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Dishonesty from Ukip

The Wythenshawe and Sale East by-election result shows workers will not fall for Farage's cynical bid to pose as a working-class saviour

VOTERS in the Wythenshawe and Sale East by-election have delivered a bloody nose to the governing coalition parties, pushing the Tories into third place behind Ukip and costing the Liberal Democrats their deposit.

Ukip leader Nigel Farage is cock-a-hoop over his candidate finishing second, the sixth time this has happened since 2010, and complains about postal voting and Labour’s “bully-boy tactics.”

Neither of these positions stands up. Coming second doesn’t put members in the House of Commons and complaining about electoral rules and your opponents smacks of being a poor loser.

Ukip has taken on the mantle of the pre-coalition Liberal Democrats — all things to all people and anything to get elected.

It worked for decades for the Liberal Democrats. They were the alternative conservative party in Tory strongholds and the other progressive party in Labour areas.

Farage’s party has tried the same strategy, displacing the Tories and challenging the Liberal Democrats in Eastleigh while it shamelessly posed as the party of the working class in Wythenshawe.

In one sense only was Ukip unlucky. The national floods emergency pushed the by-election off the front pages, denying the party the opportunity of creating the kind of propaganda bandwagon that often benefited the Liberal Democrats.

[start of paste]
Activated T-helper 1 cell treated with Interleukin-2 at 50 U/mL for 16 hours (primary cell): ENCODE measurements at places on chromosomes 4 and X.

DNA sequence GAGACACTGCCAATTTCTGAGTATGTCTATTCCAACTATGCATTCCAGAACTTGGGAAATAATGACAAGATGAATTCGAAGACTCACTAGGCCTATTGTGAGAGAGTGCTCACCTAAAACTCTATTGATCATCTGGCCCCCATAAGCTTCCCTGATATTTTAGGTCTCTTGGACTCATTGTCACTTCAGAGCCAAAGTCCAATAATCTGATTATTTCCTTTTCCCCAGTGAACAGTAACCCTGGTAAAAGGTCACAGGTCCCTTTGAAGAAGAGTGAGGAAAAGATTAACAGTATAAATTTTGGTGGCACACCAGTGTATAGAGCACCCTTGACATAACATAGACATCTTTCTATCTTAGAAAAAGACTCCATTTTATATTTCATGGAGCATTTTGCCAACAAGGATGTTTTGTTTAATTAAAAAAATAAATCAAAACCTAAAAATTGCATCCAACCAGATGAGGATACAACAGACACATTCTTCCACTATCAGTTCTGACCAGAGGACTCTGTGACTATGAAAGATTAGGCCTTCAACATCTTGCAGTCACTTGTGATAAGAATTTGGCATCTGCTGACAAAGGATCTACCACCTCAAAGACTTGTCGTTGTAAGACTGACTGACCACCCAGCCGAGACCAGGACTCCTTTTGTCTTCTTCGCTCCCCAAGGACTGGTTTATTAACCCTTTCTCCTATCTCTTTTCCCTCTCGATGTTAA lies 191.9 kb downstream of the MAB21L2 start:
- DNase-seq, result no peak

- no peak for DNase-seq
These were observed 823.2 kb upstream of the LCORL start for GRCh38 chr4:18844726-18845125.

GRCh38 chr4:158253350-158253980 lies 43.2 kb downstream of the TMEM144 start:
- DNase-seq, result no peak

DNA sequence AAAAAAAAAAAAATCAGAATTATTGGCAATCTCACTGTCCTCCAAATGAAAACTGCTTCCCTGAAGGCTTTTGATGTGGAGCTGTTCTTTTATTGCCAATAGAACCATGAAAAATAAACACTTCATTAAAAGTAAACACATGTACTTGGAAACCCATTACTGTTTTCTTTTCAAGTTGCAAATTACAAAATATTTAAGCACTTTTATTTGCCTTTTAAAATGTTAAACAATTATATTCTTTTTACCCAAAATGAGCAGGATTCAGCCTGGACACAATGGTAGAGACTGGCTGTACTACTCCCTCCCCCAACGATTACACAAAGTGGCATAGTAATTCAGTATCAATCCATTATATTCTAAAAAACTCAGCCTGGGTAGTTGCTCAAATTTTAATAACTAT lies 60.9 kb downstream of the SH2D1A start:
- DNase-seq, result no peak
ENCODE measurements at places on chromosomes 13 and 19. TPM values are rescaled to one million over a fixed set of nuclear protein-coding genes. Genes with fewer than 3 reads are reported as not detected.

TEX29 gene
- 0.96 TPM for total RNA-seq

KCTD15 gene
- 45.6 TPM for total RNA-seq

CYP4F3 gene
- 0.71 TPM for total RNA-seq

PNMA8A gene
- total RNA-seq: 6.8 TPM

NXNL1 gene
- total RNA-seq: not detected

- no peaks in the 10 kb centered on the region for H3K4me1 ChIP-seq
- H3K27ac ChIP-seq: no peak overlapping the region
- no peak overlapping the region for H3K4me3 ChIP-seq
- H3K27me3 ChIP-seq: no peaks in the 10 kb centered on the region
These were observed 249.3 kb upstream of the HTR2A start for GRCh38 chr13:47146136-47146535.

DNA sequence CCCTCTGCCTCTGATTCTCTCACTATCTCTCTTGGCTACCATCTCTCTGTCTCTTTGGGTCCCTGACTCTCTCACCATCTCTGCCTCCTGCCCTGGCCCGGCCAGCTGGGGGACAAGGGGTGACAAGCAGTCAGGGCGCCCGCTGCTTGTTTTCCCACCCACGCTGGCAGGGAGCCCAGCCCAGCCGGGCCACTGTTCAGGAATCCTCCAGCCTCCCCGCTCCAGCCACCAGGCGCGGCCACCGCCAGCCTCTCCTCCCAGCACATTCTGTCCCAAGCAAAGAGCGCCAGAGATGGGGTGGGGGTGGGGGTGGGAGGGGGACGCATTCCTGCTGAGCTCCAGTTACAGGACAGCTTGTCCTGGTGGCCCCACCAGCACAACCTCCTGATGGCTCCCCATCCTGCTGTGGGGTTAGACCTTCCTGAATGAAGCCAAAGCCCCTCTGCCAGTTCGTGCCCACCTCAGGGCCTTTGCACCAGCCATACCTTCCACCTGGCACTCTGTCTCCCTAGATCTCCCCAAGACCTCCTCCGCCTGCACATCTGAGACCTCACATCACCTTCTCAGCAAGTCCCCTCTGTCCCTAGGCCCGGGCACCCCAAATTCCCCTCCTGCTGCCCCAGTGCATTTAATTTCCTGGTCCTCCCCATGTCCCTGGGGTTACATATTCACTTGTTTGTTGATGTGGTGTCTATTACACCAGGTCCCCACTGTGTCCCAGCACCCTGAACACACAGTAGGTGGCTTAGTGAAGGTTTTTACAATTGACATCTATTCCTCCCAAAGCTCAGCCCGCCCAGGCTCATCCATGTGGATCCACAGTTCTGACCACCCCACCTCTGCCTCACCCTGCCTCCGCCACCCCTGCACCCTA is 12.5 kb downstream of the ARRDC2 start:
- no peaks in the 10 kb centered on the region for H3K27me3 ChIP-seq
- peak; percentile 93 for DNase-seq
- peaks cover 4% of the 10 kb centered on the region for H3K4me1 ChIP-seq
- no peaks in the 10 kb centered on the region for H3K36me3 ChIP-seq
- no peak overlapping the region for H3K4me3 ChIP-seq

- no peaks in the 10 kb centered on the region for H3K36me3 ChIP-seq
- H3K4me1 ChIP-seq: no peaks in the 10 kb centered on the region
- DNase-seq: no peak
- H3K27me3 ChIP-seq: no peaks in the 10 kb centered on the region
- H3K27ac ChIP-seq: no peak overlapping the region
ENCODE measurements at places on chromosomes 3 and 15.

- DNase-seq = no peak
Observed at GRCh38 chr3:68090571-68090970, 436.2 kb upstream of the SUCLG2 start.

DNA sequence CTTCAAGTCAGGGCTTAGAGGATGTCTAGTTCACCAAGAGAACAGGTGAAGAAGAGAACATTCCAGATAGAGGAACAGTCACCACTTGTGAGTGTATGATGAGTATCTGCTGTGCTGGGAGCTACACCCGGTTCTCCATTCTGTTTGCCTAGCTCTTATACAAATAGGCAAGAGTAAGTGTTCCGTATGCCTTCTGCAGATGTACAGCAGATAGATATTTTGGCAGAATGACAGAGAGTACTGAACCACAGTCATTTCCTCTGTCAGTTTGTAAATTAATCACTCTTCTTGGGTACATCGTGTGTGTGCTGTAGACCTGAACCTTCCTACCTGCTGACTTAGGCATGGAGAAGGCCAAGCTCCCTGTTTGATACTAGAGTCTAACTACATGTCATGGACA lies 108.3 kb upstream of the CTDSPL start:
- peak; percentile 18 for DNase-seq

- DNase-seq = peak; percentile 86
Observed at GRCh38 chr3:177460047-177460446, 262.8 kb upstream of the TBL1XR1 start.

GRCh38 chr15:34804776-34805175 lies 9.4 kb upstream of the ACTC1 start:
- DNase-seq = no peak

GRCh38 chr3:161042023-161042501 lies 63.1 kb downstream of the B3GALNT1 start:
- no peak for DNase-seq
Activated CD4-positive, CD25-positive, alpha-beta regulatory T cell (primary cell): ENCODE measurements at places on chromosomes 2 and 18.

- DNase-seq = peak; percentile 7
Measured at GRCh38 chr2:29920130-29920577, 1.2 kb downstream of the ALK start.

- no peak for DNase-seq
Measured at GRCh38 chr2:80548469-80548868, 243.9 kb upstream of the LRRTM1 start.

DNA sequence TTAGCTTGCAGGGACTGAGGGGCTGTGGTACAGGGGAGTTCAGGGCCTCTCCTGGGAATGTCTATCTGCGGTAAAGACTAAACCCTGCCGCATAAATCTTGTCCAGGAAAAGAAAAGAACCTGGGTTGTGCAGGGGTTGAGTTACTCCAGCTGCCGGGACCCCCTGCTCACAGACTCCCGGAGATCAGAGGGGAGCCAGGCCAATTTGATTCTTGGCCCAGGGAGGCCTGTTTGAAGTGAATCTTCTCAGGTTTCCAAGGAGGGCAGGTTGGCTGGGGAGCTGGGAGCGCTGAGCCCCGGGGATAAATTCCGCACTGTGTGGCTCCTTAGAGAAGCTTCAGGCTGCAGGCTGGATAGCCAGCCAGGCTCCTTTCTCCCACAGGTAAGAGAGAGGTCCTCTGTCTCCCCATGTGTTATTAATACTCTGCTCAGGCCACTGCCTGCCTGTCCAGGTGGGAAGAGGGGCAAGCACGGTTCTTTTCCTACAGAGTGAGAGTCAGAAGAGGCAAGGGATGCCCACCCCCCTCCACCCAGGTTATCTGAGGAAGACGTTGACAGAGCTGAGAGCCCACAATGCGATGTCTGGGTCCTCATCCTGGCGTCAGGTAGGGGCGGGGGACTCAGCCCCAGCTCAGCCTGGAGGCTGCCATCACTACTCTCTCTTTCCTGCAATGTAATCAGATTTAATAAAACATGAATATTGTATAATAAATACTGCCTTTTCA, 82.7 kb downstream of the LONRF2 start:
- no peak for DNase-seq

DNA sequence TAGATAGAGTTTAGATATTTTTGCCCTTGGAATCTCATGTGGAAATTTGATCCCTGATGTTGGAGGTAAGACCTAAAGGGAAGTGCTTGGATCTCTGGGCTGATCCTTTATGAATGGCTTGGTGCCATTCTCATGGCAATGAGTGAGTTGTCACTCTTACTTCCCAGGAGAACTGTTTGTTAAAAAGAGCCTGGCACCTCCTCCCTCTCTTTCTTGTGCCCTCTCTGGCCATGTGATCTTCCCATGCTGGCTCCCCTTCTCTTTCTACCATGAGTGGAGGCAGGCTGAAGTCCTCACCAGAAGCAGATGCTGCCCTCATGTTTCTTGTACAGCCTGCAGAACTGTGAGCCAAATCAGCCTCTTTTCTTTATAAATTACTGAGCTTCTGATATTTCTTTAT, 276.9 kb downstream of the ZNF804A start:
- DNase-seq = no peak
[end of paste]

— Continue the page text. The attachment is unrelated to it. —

However, Ukip didn’t deserve a lucky break given the dishonesty of its approach.

It is easy enough to point to the class origins, wealth and posh houses of Labour frontbenchers, but it doesn’t really work when Farage’s own background is well known.

The privately educated son of a stockbroker who made a fortune as a commodities trader and describes himself as a Thatcherite is hardly the epitome of a working-class hero.

That is made even more clear when a spotlight is shone on Ukip policies, other than the most highly publicised of opposition to immigration and to the European Union.

Most people accept that the tax system in Britain has to change, but not, as Ukip wants, to a flat rate where multimillionaires and people on the minimum wage would pay the same proportion of their income.

As a true Thatcherite, Farage would cut investment in public services by even more than the Tories, Liberal Democrats and Labour, destroying the NHS and state education and throwing another couple of million workers on the dole.

Needless to say, Ukip candidate John Bickley didn’t make a big thing of these crackpot ideas on the knocker in Wythenshawe.

Nevertheless, it is likely that Ukip will continue to poll well in England, largely as a protest vote, in by-elections over the next year.

The party’s influence is less marked in Scotland and Wales because of its essentially English Tory image and the existence of mainstream nationalist parties to soak up voter hostility to the major Westminster parties.

The turnout of just 28 per cent reveals continued disenchantment with the delights on offer to the electorate, where the difference between parties committed to cutting public spending is marginal.

It is natural for ideologically committed neoliberal parties such as the Tories and Liberal Democrats to plump for the bankers’ austerity agenda.

But as Jeremy Corbyn pointed out in the pages of our paper earlier this week, Labour ought to be posing a real alternative based on tackling inequality, not least through a fairer taxation system, especially for corporate wealth.

Voters will continue to turn their backs on polling stations as long as they aren’t enthused by the choice on offer.

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